Nigerian government-owned refineries lost N18.96bn in the first two months of 2020, according to the Nigerian
National Petroleum Corporation.
NNPC, the managing corporation of the refineries, released the data recently showing loss of N9.60bn in
January and N9.36bn in February.
Nigeria, Africa’s top oil-producer, relies largely on importation for refined petroleum products, as its refineries
remained in a state of disrepair for many years despite reported Turn-Around Maintenance.
The refineries, which are located in Port Harcourt, Kaduna and Warri, have a combined installed capacity of 445,000 barrels per day, but have continued to operate far below the installed capacity.
The NNPC said in April that it had secured funding for the rehabilitation of the refineries.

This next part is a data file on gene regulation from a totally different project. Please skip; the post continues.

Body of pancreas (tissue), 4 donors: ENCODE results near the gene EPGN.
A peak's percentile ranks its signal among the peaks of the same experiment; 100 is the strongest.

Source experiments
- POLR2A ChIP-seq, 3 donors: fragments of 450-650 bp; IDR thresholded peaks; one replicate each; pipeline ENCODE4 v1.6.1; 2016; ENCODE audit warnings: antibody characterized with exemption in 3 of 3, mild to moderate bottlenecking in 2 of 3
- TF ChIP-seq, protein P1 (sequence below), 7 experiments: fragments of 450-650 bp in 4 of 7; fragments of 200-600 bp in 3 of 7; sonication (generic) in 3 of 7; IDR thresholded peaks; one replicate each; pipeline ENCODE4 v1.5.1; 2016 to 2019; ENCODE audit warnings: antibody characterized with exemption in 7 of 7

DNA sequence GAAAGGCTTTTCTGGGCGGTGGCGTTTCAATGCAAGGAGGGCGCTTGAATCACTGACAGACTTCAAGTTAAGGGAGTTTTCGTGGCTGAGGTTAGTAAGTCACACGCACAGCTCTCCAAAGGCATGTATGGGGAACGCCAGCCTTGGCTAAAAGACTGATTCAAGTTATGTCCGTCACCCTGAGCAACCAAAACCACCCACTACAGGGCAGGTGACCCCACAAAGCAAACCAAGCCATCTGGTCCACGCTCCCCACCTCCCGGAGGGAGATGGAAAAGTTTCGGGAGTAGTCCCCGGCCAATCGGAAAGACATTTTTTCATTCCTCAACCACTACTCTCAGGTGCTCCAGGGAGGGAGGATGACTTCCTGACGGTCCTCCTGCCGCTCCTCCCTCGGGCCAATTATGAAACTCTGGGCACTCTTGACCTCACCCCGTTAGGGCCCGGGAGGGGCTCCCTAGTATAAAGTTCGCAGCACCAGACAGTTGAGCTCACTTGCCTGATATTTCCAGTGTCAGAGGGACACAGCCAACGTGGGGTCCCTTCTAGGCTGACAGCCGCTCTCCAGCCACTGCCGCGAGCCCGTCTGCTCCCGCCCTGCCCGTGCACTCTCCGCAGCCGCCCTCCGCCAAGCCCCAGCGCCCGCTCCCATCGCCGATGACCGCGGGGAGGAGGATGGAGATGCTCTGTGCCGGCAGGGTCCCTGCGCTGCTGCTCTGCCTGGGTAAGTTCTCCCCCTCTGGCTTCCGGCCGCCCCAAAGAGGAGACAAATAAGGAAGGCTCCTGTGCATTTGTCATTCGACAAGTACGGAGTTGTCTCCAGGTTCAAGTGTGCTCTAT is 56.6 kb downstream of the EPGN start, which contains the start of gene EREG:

The Group Managing Director, NNPC, Mele Kyari, said the corporation was pursuing “a different model” for the
refineries, including the type used by the Nigeria LNG Limited.
The NLNG is jointly owned by the Federal Government, represented by the NNPC (49 per cent), and three international oil companies, namely Shell (25.6 per cent), Total (15 per cent) and Eni (10.4 per cent).
Kyari said the corporation would no longer be involved in running the refineries after their rehabilitation.
He added that upon completion of the ongoing rehabilitation, the services of a company would be
procured to manage the plants on an operations and maintenance basis.
In the first term of President Muhammadu Buhari, the NNPC had planned to rehabilitate the refineries to attain a
minimum of 90 per cent capacity utilisation.
The plan was to use third party financiers and the original refinery builders to provide the requisite funding and
However, after over one and a half years, negotiations with financiers were stalled in December 2018 due to
varying positions on key commercial terms.
Kyari, who took over the NNPC leadership in July 2019, had reiterated his plan to revamp the refineries and end
fuel importation by 2023.
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